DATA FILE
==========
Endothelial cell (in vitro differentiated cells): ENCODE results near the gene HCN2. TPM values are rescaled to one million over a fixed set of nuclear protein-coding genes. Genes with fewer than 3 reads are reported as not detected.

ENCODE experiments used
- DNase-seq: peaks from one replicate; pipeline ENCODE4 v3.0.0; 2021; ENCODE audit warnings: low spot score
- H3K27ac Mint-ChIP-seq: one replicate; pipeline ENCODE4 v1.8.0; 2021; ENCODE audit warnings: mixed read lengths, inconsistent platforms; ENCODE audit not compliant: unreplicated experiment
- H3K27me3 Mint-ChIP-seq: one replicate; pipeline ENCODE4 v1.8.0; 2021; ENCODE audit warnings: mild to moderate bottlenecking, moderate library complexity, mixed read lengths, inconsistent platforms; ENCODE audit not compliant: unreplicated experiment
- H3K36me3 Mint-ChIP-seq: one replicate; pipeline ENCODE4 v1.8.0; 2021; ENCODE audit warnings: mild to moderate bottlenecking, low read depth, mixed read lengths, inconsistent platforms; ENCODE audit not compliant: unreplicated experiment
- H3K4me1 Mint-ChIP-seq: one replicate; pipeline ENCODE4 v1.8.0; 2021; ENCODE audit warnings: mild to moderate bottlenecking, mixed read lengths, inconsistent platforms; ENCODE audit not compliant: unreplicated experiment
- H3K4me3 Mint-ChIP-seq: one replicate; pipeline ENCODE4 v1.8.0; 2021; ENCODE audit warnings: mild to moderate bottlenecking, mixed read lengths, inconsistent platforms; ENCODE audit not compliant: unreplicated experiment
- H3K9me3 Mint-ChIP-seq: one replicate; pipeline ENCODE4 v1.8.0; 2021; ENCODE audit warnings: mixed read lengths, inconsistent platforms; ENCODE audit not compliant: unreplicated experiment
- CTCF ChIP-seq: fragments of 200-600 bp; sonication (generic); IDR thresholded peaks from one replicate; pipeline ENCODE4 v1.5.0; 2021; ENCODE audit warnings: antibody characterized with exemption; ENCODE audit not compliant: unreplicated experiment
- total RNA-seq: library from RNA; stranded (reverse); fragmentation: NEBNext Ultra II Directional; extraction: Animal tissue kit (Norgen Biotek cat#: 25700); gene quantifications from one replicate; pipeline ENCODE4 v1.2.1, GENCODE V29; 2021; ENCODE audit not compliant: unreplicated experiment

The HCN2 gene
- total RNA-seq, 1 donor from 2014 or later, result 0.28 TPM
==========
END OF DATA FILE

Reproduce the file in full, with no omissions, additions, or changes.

Endothelial cell (in vitro differentiated cells): ENCODE results near the gene HCN2. TPM values are rescaled to one million over a fixed set of nuclear protein-coding genes. Genes with fewer than 3 reads are reported as not detected.

ENCODE experiments used
- DNase-seq: peaks from one replicate; pipeline ENCODE4 v3.0.0; 2021; ENCODE audit warnings: low spot score
- H3K27ac Mint-ChIP-seq: one replicate; pipeline ENCODE4 v1.8.0; 2021; ENCODE audit warnings: mixed read lengths, inconsistent platforms; ENCODE audit not compliant: unreplicated experiment
- H3K27me3 Mint-ChIP-seq: one replicate; pipeline ENCODE4 v1.8.0; 2021; ENCODE audit warnings: mild to moderate bottlenecking, moderate library complexity, mixed read lengths, inconsistent platforms; ENCODE audit not compliant: unreplicated experiment
- H3K36me3 Mint-ChIP-seq: one replicate; pipeline ENCODE4 v1.8.0; 2021; ENCODE audit warnings: mild to moderate bottlenecking, low read depth, mixed read lengths, inconsistent platforms; ENCODE audit not compliant: unreplicated experiment
- H3K4me1 Mint-ChIP-seq: one replicate; pipeline ENCODE4 v1.8.0; 2021; ENCODE audit warnings: mild to moderate bottlenecking, mixed read lengths, inconsistent platforms; ENCODE audit not compliant: unreplicated experiment
- H3K4me3 Mint-ChIP-seq: one replicate; pipeline ENCODE4 v1.8.0; 2021; ENCODE audit warnings: mild to moderate bottlenecking, mixed read lengths, inconsistent platforms; ENCODE audit not compliant: unreplicated experiment
- H3K9me3 Mint-ChIP-seq: one replicate; pipeline ENCODE4 v1.8.0; 2021; ENCODE audit warnings: mixed read lengths, inconsistent platforms; ENCODE audit not compliant: unreplicated experiment
- CTCF ChIP-seq: fragments of 200-600 bp; sonication (generic); IDR thresholded peaks from one replicate; pipeline ENCODE4 v1.5.0; 2021; ENCODE audit warnings: antibody characterized with exemption; ENCODE audit not compliant: unreplicated experiment
- total RNA-seq: library from RNA; stranded (reverse); fragmentation: NEBNext Ultra II Directional; extraction: Animal tissue kit (Norgen Biotek cat#: 25700); gene quantifications from one replicate; pipeline ENCODE4 v1.2.1, GENCODE V29; 2021; ENCODE audit not compliant: unreplicated experiment

The HCN2 gene
- total RNA-seq, 1 donor from 2014 or later, result 0.28 TPM